Small Slice of Budget Goes to Children

Blog Post
Tuesday, September 11, 2018

With congressional elections two months away, voters are hearing a great deal from the candidates about the high priority that Americans place on their children and the nation’s future.

The lofty rhetoric on this subject, however, is hard to square with the relatively small part of the federal budget that is currently spent on children. Projections based on current law also show children’s programs losing ground across the board in the coming years.

“Under current law, the children’s share of the budget is projected to drop from 9.4 percent to 6.9 percent over the next decade, as spending on Social Security, Medicare, Medicaid, and interest payments on the debt consume a growing share of the budget,” said a recent report from the Urban Institute.

By 2020, the report says, the federal government is projected to spend less on children than it will pay in interest on the federal debt.

The Urban Institute’s report is its12th annual assessment of federal spending on children.

“Public spending on children aims to support their healthy development, helping them fulfill their human potential,” the report says. “As such, federal spending on children is an investment in the nation’s future.”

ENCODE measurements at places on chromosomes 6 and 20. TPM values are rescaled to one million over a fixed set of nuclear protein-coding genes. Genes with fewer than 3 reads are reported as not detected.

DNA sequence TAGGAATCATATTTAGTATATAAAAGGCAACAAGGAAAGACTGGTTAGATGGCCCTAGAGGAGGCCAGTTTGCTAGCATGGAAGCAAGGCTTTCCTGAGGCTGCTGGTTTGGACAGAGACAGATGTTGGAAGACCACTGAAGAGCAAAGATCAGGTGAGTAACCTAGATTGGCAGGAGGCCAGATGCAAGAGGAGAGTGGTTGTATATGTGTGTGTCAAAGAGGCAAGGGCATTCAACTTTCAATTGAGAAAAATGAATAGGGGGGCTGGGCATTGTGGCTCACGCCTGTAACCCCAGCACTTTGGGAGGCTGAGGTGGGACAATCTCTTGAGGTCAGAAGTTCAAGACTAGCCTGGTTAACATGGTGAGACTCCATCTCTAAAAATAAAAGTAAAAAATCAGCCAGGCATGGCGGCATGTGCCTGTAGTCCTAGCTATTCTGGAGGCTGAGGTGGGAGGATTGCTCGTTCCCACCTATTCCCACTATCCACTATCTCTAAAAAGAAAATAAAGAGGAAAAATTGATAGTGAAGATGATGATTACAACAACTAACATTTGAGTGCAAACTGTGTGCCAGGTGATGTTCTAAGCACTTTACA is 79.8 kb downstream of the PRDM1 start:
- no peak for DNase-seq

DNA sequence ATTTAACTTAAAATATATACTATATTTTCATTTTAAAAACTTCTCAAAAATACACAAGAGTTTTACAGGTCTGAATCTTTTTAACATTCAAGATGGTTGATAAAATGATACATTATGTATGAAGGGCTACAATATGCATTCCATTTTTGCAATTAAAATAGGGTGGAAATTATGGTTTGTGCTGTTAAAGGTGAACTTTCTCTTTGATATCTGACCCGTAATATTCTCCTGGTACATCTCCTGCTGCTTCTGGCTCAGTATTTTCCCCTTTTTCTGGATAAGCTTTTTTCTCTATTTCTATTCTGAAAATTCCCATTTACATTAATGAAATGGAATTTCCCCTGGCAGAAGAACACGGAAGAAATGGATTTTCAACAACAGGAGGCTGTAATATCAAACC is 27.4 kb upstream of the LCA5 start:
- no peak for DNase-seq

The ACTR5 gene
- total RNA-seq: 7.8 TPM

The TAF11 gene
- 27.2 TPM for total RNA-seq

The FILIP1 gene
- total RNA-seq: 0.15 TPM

Few Americans would disagree with those sentiments. Yet the report says that last year only about 9 percent of the federal budget -- $375 billion out of $3.9 trillion -- was directly spent on people under the age of 19.

In addition, tax reductions for families with children totaled $106 billion in 2017. But that’s only a sliver of the total amount of special tax breaks that favor certain individuals, companies and industries.

The largest source of federal support for children is Medicaid.The Urban Institute says the share of federal spending on children that is targeted to low-income families has been growing; it reached 61 percent last year.

“Looking forward,” the report says, “children’s programs are projected to receive just one cent of every dollar of the projected $1.6 trillion increase in federal spending over the next decade.”

The report adds that over the next 10 years, under current law, “every major category of spending on children (health, education, income security, and so on) is projected to decline relative to GDP.”

Such statistics underscore the need for broad fiscal reforms in Washington. This must include changes in the entitlement programs that primarily benefit older Americans.

While these programs are important, they are not on sustainable paths. They already claim a large share of the federal budget and are growing rapidly because of the aging population and rising health care costs.

Elected officials also need to ensure that the tax system raises sufficient revenue to pay for the services that Americans want from their government -- and to meet the government’s mounting interest payments.

These are all difficult challenges. Short-changing our children, however, is not the answer.